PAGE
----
“In practical scenarios, anchor nodes may not be equally spaced. Thus, in Test 2, we use RSS measurements from randomly chosen anchor nodes. For example, we randomly choose four anchor nodes and run AGAPE using the RSS measurements from these nodes. We repeat the above procedure 100 times, and each time calculate the RMSEs of the position and orientation estimates. Similarly, we randomly choose seven, ten, fourteen and twenty anchor nodes. The average RMSEs are shown as squares, and the RMSE standard deviations are shown as error bars in **Figure 8**. From **Figure 8(b)**, we see that the average orientation RMSEs in Test 2 are all larger than the RMSEs in Test 1. For position RMSEs shown in **Figure 8(a)**, the average RMSEs in Test 2 are generally larger than the RMSEs in Test 1, except for the extreme case when the number of anchor nodes is four. Thus, the AGAPE algorithm generally performs better if the anchor nodes are equally spaced. However, the AGAPE algorithm is not very sensitive to the effect of anchor nodes being non‐equally spaced. In fact, the differences between the position RMSEs in Test 1 and the average position RMSEs in Test 2 are always less than 0.4 m. Finally, we compare the performance of the naive MLE 2D method with the AGAPE algorithm using randomly chosen nodes. As shown in **Figure 8(a)**, the MLE 2D method is not very sensitive to the number of anchor nodes. However, the average position RMSEs from the MLE 2D method are always larger than those from the AGAPE algorithm for different numbers of anchor nodes.”

For Experiment 1, we see that the AGAPE algorithm can estimate both the orientation and location of a person wearing an RFID badge with good accuracy for an outdoor environment. However, its performance degrades at the indoor and through‐wall experiments, i.e., in Experiments 2 and 3. The position estimates from AGAPE and 2D MLE at a particular time in Experiment 2 are shown in **Figure 9**, together with the likelihood function of MLE. We see the MLE location estimate is biased towards the walking direction of the person, as it does not include the human body effect on the transmitter gain pattern in its model. We also see that the AGAPE algorithm is able to estimate both position and orientation of the person, and the position estimate is closer to the actual location than the 2D MLE estimate. However, AGAPE is not as accurate as in the outdoor experiments, because the modeling error in the first‐order gain pattern model increases at an indoor environment due to multipath effects.

For the through‐wall experiment Experiment 3, we see that due to the attenuation of walls, the path‐loss model parameter

We compare the root mean squared error (RMSE) of the position estimates for the above three sets of experiments. The RMSEs from the AGAPE, 2D MLE and 4D MLE algorithms are listed in **Table 1**. We see that for Experiment 1, the RMSE from the AGAPE algorithm is 0.87 m, which is similar to the 4D MLE algorithm. However, the MLE 4D algorithm uses grid search method and is not a real‐time algorithm due to its computational complexity. The RMSE from the 2D MLE algorithm is 2.64 m. So for Experiment 1, the RMSE from AGAPE is reduced by 67.2% compared to the 2D MLE algorithm. For Experiment 2, the 2D MLE has an RMSE of 1.86 m, while the RMSEs from 4D MLE and the AGAPE are 1.65 and 1.69 m, with 11% and 9% improvement, respectively. Finally, for Experiment 3, AGAPE does not have much improvement compared to MLE. Both MLE and AGAPE have RMSEs of about 2 m.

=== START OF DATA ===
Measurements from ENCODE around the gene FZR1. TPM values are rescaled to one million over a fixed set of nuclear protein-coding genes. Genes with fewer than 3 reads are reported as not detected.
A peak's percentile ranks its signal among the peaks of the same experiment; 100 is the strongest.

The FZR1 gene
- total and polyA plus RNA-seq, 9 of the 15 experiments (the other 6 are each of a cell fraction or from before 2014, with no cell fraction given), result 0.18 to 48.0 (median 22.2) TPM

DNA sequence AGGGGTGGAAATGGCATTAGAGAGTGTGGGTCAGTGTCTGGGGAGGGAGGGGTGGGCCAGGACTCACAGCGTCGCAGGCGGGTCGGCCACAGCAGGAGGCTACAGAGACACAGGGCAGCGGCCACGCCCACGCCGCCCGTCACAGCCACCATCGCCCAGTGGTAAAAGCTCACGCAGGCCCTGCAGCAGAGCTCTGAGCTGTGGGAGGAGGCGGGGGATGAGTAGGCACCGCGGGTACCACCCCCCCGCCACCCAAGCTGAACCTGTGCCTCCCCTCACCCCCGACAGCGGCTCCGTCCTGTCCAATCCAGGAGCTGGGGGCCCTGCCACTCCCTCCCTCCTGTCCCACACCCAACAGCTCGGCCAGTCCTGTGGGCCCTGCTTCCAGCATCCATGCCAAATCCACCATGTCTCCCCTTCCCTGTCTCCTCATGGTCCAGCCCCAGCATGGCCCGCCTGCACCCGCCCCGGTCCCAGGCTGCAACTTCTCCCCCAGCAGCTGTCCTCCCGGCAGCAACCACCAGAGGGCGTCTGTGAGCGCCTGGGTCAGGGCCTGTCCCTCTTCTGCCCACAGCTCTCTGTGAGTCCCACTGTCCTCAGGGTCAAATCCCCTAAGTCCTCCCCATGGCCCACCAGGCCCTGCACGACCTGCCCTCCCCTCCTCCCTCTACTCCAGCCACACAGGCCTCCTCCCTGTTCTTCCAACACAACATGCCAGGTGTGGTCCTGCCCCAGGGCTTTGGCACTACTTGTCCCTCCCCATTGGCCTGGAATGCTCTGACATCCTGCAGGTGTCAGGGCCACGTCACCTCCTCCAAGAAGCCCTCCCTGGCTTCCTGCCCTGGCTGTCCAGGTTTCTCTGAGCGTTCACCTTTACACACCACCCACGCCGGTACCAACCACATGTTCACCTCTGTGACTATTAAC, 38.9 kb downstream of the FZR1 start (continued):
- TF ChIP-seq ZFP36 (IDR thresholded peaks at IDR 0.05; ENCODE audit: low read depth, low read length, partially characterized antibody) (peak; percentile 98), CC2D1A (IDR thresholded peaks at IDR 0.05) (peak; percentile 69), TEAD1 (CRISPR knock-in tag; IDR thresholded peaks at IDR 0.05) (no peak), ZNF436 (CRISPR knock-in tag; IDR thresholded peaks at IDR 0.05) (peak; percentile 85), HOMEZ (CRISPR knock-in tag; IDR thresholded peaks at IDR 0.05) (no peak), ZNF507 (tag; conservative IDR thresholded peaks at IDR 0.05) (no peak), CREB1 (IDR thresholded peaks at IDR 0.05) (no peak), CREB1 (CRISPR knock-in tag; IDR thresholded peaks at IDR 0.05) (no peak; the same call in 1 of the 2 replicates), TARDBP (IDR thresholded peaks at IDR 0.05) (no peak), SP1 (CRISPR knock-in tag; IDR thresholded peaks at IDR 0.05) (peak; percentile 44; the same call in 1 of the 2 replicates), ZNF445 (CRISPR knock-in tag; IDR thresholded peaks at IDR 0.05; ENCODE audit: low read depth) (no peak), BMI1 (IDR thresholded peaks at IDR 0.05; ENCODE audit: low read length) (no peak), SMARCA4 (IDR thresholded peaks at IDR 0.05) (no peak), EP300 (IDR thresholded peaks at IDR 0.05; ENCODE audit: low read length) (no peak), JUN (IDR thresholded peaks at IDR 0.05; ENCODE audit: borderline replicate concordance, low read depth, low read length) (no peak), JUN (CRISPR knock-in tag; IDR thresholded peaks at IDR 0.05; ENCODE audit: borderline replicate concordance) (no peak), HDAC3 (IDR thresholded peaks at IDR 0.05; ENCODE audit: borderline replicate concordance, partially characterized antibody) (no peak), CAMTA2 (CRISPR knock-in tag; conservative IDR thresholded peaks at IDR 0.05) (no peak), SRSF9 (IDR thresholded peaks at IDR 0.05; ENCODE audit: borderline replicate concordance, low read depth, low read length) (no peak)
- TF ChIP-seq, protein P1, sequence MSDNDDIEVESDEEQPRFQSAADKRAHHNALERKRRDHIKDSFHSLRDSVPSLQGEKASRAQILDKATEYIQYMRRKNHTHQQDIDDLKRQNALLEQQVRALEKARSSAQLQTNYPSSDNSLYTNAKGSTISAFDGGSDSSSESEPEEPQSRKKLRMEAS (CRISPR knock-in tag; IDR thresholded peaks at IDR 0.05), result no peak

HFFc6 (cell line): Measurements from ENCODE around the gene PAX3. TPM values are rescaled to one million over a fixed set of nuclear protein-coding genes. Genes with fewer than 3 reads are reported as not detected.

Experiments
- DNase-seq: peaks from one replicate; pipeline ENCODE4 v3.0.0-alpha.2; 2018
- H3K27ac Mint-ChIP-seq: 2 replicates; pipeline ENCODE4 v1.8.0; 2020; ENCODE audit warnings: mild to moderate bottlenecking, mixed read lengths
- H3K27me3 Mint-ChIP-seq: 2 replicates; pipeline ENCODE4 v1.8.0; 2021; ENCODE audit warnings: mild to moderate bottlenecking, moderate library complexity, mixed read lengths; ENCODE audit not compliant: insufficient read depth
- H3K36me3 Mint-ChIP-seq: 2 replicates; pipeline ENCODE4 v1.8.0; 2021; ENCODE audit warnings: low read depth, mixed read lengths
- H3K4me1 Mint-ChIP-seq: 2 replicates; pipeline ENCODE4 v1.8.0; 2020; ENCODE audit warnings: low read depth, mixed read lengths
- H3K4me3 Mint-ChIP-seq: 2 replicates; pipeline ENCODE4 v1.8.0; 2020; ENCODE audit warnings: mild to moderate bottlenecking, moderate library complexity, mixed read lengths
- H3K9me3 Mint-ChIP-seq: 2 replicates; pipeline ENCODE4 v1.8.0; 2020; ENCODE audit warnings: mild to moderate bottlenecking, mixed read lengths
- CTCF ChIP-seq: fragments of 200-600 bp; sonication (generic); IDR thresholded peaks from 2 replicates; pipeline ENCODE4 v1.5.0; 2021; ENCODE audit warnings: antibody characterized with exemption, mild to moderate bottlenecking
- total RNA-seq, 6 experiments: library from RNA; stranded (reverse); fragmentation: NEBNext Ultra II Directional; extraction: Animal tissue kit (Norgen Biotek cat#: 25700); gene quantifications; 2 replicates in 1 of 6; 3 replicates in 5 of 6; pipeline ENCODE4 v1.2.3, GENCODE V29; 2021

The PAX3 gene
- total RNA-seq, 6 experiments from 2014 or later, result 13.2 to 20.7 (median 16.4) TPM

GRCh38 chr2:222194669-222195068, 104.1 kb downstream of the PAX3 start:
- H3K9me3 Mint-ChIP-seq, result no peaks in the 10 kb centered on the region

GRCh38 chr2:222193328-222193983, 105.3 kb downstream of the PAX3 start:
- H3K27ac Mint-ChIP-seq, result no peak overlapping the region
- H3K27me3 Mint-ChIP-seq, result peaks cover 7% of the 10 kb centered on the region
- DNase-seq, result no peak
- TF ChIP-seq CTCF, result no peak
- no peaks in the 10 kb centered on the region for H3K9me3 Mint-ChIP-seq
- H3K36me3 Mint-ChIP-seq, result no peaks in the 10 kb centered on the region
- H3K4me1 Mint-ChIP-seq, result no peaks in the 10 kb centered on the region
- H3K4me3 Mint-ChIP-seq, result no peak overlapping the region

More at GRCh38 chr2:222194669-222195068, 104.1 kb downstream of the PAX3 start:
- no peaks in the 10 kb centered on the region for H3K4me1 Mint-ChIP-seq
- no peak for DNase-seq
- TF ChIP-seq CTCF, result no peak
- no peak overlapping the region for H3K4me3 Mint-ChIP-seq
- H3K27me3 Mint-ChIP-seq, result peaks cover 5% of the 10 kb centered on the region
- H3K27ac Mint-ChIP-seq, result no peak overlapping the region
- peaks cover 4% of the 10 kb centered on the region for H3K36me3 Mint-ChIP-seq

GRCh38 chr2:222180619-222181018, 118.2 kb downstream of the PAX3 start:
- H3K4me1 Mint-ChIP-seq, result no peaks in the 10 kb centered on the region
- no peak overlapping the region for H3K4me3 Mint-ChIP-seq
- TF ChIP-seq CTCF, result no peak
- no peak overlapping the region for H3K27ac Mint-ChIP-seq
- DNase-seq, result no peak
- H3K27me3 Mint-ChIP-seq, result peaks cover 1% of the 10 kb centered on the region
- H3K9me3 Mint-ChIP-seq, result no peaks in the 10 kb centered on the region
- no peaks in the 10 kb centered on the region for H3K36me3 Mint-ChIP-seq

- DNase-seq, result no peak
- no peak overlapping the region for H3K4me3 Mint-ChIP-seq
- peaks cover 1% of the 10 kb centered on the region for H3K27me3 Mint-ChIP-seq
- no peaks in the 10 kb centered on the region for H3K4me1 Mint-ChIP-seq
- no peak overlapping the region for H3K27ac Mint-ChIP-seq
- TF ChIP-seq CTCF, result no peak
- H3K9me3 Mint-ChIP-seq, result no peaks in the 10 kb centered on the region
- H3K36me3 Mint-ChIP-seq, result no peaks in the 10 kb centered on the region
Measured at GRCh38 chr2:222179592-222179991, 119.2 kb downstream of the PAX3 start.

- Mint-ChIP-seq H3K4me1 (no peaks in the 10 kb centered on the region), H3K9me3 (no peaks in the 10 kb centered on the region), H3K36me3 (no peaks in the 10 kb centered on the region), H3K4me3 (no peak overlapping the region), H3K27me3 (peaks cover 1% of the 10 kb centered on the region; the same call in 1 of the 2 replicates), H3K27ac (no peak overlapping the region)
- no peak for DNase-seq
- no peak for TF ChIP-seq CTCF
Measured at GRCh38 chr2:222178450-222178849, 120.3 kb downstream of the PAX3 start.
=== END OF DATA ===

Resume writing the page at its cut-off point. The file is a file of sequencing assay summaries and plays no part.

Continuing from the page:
From the above comparison, we see that the 4D MLE and AGAPE algorithms are significantly more accurate than the 2D MLE algorithm for outdoor environments. The 4D MLE takes much more time than the AGAPE algorithm, but both algorithms can estimate the position and orientation of a person wearing an RFID badge in front of her chest. The benefit from the modeled directional gain pattern reduces at indoor and through‐wall environments, since the first‐order gain pattern model becomes much noisier due to the increased multipath effects. The AGAPE and 4D MLE algorithms may suffer from the ambiguity problem, that is, they may converge to a wrong position with a wrong orientation estimate. This ambiguity problem is observed when a person wearing an RFID badge presents in close proximity to walls. This problem may be resolved using orientation estimates from inertial measurement unit (IMU). However, RF device‐free localization [19, 20] may provide a simple way to solve the ambiguity issue without adding more sensing modalities.

## 6. Conclusion

In this book chapter, we present measurements and models of active RFID antenna gain pattern due to the human body effect. We find that a wireless sensor network‐based RFID localization system can actually benefit from the non‐isotropic gain pattern due to the attenuation and reflection of the human body. We present three estimation methods of RFID localization using received signal strength (RSS) measurements from a wireless sensor network: 2D maximum likelihood estimator (MLE), 4D maximum likelihood estimator (MLE) and alternating gain and position estimator (AGAPE). The 4D MLE and AGAPE algorithms can both estimate user orientation in addition to position, with the first‐order gain pattern model and the assumption that the user is wearing the RFID badge in front of her chest. However, the AGAPE algorithm significantly outperforms the 4D MLE algorithm in computational time using discrete Fourier transform (DFT) and first‐order approximation. We also derive theoretical estimation lower bound for joint orientation and position estimation problem. The Bayesian Cramer‐Rao bound (CRB) shows that the lower bound on the variance of a position estimator decreases with the inclusion of a gain pattern model to the RSS log‐distance model. Finally, we present three sets of experiments performed at outdoor, indoor and through‐wall environments. The experimental results show that the 4D MLE and AGAPE algorithms outperform the 2D MLE algorithm in localization accuracy in all datasets.